For example, Richard Dobatse, a San Diego Navy medic, used Robinhood’s platform to ply $15,000 from a credit card advance, later augmented by home-equity loans, into over $1,000,000. But then he suffered severe losses, and his account fell to less than $7,000.
Another sad example is in June 2020, a University of Nebraska student named Alexander Kearns took his own life after (mistakenly) thinking that he had racked up a $730,000 loss on his Robinhood trading account. In a note that he had left on his computer, later posted by his cousin-in-law, he asked, plaintively, “How was a 20-year-old with no income able to get assigned almost a million dollars worth of leverage?”
What needs to happen going forward?
I do not want to discourage stock trading. I would rather push for more education because I have been there and done that. I started trading stocks my senior year of high school with the money I made in the summers. I traded for about three years and realized I wasn’t getting the crazy returns I had hoped for. There were extreme swings in my portfolio. One month my portfolio would be up 60% and the next month it would be down 10%. This went on long enough that I realized I needed to switch my strategy so I started studying. I want people to have that same experience (As long as they don’t blow all their money.) I traded stocks because I was uneducated. An educated person would not trade stocks because it doesn’t work long term. You might as well try to be a professional athlete. That’s how hard it is to consistently trade successfully to the point you make serious money.
What should new investors do?
Study finance and accounting. Learn how to read financial statements. By doing this you will understand the actual value, growth potential, and risks involved with that company. A great place to start is getting familiar with balance sheets, income statements, and popular metrics like price to earnings ratios and price to sales ratios.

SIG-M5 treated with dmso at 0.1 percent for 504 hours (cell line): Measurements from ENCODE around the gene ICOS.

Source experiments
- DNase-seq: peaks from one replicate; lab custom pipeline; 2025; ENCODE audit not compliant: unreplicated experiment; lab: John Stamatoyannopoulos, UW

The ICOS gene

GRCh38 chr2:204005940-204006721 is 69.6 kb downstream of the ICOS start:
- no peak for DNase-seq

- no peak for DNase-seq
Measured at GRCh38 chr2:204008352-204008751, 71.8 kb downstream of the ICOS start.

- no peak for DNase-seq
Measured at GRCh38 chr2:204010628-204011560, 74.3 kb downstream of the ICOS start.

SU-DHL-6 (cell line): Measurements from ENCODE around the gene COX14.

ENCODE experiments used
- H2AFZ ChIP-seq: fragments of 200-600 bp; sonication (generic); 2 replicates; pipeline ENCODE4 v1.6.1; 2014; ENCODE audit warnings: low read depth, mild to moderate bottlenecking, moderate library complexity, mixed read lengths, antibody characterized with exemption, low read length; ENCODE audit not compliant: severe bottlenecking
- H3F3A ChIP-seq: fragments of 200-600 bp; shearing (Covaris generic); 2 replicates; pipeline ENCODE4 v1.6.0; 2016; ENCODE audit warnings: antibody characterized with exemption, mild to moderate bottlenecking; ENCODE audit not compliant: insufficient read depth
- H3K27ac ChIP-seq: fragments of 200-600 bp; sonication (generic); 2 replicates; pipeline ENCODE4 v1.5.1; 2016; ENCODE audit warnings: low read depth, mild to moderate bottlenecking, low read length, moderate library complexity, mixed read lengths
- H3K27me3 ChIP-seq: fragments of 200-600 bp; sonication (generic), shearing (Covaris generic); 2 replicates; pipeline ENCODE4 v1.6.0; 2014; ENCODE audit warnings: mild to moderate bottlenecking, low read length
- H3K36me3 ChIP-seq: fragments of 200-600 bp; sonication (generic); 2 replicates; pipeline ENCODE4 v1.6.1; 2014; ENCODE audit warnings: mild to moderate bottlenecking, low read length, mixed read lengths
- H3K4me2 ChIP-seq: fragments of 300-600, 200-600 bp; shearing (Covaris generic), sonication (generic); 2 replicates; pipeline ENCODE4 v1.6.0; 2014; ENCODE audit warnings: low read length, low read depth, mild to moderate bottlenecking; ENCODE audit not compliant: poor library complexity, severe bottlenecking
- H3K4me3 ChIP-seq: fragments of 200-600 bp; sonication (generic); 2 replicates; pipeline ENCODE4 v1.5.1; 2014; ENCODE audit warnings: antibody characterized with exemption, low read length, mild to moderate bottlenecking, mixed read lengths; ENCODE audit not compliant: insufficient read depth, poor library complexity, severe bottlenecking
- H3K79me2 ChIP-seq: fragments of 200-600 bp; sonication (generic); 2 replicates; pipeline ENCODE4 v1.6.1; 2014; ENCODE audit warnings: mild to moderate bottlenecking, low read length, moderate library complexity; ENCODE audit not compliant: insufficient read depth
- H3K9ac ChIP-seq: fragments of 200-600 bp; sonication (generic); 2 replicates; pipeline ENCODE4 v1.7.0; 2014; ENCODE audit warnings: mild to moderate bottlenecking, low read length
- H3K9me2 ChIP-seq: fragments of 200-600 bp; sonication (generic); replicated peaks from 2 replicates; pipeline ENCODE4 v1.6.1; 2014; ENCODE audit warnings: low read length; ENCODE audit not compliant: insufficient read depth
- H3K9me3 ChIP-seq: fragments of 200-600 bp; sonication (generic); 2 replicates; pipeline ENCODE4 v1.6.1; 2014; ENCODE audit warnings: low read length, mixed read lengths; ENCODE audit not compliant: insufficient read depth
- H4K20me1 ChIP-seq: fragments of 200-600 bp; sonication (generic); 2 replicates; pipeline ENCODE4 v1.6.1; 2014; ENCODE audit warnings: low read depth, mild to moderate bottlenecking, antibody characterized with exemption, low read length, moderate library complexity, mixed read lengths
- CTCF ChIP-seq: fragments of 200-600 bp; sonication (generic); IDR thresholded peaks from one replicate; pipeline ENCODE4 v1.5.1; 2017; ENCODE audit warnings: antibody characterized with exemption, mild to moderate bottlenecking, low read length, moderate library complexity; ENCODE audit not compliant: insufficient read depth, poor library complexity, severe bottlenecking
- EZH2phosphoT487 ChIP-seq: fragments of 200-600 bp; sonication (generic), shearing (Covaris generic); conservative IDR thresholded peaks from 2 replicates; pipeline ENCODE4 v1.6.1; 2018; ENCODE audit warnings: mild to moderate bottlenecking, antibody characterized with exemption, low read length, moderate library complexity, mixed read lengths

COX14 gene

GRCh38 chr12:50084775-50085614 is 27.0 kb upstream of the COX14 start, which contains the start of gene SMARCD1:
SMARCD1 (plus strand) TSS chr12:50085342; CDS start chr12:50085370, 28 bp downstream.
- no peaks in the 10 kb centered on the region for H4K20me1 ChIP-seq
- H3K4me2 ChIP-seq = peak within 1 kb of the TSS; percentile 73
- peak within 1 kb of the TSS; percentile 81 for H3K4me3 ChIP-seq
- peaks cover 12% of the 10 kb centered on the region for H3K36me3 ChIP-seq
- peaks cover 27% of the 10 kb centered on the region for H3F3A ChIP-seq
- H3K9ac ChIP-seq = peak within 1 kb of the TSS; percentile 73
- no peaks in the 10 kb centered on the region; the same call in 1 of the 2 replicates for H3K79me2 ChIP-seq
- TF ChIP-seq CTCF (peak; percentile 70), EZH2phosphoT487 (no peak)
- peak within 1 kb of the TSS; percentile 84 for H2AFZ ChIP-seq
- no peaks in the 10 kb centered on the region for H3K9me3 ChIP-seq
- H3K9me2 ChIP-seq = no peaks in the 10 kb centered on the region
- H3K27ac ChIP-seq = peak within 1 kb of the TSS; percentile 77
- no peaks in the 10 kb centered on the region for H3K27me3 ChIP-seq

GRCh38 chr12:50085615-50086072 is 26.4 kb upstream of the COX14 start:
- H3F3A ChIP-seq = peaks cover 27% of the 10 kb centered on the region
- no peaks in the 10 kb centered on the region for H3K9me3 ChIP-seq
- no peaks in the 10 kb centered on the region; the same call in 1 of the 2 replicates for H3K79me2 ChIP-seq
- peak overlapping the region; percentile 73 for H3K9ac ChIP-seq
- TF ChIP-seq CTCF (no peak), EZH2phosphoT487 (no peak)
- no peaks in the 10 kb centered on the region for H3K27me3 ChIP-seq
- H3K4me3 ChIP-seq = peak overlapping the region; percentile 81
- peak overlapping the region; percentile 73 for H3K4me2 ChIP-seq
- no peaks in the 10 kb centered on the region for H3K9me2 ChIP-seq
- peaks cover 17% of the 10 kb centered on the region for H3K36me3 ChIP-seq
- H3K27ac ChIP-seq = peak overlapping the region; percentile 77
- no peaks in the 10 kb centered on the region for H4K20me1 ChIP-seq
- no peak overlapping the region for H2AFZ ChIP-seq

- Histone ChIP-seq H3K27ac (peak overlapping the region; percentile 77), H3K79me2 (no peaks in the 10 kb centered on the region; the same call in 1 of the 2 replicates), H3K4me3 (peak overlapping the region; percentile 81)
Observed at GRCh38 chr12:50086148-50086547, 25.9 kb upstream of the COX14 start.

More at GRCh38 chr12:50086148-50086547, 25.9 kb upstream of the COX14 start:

Have a long-term mindset. Most people don’t make money in the short term but most people make money in the long term. Plan on holding your stocks for more than six months at the least. You should buy a stock with the intention to own it forever unless something significant changes with that company's strategy.
Keep an investment journal. When you find a company you are interested in, throw all your research into a google document to reference. This will force you to aggregate information and ideas. Once you have it all written down, you can weigh the pros and cons.
Invest in what you know or want to know more about. You should invest in things you are naturally curious about and understand. This allows you to remain focused and motivated, see things other people can’t, and force yourself to learn.
Diversify your portfolio. Figure out your risk tolerance and diversify accordingly. Depending on your age, risk can be a great thing. Personally, I lean into more risk because of my young age and personal goals.
While there are serious worries I have related to the flood of traders, overall, I’m excited. I think this will bring much-needed attention to finance and encourage more people to learn and have some ownership in their portfolio.